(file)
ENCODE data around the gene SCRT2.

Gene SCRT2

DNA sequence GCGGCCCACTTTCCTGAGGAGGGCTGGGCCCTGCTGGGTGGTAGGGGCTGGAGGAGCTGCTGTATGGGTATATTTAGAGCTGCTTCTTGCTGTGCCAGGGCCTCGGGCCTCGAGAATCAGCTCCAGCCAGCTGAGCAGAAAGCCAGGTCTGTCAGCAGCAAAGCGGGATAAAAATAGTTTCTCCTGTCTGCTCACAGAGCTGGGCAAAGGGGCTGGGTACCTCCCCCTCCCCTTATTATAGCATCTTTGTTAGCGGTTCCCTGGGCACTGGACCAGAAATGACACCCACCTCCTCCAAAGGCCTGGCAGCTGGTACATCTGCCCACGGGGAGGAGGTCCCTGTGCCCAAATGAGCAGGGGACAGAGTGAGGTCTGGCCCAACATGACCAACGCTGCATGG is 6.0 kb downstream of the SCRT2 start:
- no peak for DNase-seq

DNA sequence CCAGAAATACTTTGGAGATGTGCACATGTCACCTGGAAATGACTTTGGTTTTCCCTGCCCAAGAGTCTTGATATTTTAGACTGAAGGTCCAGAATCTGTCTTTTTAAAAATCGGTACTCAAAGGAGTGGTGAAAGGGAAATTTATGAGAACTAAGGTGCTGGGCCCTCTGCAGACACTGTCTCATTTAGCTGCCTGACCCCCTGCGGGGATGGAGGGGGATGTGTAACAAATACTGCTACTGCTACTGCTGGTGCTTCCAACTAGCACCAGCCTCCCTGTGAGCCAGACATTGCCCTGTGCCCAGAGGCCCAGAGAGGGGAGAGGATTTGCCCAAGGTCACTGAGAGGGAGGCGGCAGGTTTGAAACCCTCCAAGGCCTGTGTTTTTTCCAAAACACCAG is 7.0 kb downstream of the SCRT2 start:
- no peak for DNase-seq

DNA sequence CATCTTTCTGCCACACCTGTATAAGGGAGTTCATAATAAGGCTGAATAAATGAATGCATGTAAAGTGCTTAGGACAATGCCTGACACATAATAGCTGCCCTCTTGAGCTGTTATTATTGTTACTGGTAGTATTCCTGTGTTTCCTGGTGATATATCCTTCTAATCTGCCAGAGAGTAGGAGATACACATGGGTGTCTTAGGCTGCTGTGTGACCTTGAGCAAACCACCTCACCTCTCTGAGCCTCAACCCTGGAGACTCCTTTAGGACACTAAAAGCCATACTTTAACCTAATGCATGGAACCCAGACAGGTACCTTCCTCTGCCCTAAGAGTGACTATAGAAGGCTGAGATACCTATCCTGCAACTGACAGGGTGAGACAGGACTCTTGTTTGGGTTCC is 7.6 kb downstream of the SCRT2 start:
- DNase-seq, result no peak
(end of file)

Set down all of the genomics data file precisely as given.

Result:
ENCODE data around the gene SCRT2.

Gene SCRT2

DNA sequence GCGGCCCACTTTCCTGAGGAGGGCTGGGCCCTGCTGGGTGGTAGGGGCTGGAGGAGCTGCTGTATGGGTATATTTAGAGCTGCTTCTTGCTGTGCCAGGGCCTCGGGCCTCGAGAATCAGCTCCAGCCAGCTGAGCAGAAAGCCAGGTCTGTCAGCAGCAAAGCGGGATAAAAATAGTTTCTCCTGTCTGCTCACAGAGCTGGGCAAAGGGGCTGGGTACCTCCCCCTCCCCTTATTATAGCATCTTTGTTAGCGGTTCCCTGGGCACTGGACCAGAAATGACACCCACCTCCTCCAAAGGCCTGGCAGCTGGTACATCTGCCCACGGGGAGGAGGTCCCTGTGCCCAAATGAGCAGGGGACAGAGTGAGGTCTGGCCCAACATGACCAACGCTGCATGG is 6.0 kb downstream of the SCRT2 start:
- no peak for DNase-seq

DNA sequence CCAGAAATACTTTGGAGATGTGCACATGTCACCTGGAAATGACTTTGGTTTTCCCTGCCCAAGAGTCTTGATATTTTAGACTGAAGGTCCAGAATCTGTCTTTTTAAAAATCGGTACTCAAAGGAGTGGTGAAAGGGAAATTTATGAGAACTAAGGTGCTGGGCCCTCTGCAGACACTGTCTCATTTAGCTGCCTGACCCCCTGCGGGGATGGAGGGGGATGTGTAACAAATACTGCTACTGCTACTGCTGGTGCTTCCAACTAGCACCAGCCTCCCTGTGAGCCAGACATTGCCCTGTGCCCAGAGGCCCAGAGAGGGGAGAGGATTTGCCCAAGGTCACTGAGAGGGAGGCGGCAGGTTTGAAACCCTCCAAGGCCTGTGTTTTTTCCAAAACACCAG is 7.0 kb downstream of the SCRT2 start:
- no peak for DNase-seq

DNA sequence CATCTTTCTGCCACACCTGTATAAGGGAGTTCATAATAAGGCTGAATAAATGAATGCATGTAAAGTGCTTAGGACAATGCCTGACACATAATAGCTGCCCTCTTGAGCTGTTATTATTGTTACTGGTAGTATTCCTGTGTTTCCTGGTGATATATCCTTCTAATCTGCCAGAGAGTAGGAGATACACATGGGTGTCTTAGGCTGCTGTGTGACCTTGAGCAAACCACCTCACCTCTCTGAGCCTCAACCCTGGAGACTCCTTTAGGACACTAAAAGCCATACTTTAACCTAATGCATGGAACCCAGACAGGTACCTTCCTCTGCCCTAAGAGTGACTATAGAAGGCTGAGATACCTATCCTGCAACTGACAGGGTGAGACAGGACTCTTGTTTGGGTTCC is 7.6 kb downstream of the SCRT2 start:
- DNase-seq, result no peak